Are Food and Beverage Purchases in Households with Preschoolers Changing?

A Longitudinal Analysis from 2000 to 2011


      U.S. dietary studies from 2003 to 2010 show decreases in children’s caloric intake. We examined purchases of consumer packaged foods/beverages in the U.S. between 2000 and 2011 among households with children aged 2–5 years.


      To describe changes in consumer packaged goods (CPG) purchases between 2000 and 2011 after adjusting for economic indicators, and explore differences by race, education, and household income level.


      CPG purchase data were obtained for 42,753 U.S. households with one or more child aged 2–5 years using the Nielsen Homescan Panel. Top sources of purchased calories were grouped, and random effects regression was used to model the relationship between calories purchased from each group and race, female head of household education, and household income. Models adjusted for household composition, market-level unemployment rate, prices, and quarter, with Bonferroni correction for multiple comparisons (α=0.05).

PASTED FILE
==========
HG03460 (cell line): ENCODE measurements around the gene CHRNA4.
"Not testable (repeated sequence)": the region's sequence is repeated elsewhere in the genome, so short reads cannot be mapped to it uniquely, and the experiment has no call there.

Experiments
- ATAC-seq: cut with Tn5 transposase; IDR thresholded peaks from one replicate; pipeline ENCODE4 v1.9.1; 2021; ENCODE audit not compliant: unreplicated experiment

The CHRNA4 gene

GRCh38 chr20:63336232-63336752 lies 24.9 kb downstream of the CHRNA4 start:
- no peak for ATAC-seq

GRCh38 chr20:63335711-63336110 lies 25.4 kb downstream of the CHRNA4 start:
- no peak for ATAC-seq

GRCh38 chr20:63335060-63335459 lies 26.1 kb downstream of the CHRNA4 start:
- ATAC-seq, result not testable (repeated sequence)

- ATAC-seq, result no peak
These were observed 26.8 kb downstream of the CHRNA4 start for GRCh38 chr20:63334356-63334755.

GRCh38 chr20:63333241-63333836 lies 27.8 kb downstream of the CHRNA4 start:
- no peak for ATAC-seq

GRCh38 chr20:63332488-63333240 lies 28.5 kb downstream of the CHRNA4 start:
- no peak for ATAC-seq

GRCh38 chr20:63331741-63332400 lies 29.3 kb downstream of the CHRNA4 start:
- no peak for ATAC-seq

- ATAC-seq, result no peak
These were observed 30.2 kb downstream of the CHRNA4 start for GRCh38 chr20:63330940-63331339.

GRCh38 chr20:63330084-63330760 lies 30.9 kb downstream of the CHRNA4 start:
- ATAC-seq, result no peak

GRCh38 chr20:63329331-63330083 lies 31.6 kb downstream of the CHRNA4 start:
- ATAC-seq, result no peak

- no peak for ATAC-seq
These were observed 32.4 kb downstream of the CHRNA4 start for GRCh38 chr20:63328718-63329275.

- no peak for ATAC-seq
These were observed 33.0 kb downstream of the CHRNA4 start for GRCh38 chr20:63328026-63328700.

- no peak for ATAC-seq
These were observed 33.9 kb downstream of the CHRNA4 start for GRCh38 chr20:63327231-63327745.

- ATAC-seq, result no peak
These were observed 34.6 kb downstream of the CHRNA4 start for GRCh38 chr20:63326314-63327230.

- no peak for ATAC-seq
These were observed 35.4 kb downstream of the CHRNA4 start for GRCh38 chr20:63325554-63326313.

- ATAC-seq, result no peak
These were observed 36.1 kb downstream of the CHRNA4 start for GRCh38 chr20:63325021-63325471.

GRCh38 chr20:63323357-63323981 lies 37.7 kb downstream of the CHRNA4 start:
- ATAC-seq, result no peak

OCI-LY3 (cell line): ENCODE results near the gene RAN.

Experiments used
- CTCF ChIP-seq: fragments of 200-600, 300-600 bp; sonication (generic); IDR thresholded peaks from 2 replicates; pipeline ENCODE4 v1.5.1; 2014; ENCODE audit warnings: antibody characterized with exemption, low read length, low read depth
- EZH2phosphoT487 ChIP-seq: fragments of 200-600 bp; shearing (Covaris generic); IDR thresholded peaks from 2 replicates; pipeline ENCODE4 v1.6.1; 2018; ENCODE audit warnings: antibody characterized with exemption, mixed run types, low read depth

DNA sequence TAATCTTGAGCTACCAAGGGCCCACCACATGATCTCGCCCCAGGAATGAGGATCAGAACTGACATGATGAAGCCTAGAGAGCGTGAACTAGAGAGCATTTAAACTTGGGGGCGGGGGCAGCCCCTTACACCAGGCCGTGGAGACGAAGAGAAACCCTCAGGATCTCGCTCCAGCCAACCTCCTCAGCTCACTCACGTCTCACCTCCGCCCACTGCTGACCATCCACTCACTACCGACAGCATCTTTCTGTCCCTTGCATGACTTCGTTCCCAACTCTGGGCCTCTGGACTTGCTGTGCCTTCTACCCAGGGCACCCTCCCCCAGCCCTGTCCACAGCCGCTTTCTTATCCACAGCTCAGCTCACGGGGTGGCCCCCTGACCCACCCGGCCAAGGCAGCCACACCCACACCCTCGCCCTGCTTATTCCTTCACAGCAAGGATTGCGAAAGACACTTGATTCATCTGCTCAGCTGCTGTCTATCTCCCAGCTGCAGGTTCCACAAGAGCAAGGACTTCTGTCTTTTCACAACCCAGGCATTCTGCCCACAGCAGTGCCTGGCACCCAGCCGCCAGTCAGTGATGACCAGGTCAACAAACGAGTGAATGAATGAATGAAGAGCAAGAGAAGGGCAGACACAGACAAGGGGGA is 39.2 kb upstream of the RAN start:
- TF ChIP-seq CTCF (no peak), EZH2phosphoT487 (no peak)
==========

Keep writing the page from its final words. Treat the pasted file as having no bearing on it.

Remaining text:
Between 2000 and 2011, adjusted total calories purchased from foods (–182 kcal/day) and beverages (–100 kcal/day) declined significantly. Decreases in purchases of milk (–40 kcal); soft drinks (–27 kcal/day); juice and juice drinks (–24 kcal/day); grain-based desserts (–24 kcal/day); savory snacks (–17 kcal/day); and sweet snacks and candy (–13 kcal/day) were among the major changes. Changes in CPG purchases differed significantly by race, female head of household education, and household income.


      Trends in CPG purchases suggest that solid fats and added sugars are decreasing in the food supply of U.S. preschoolers. Pronounced differences by race, education, and household income persist.
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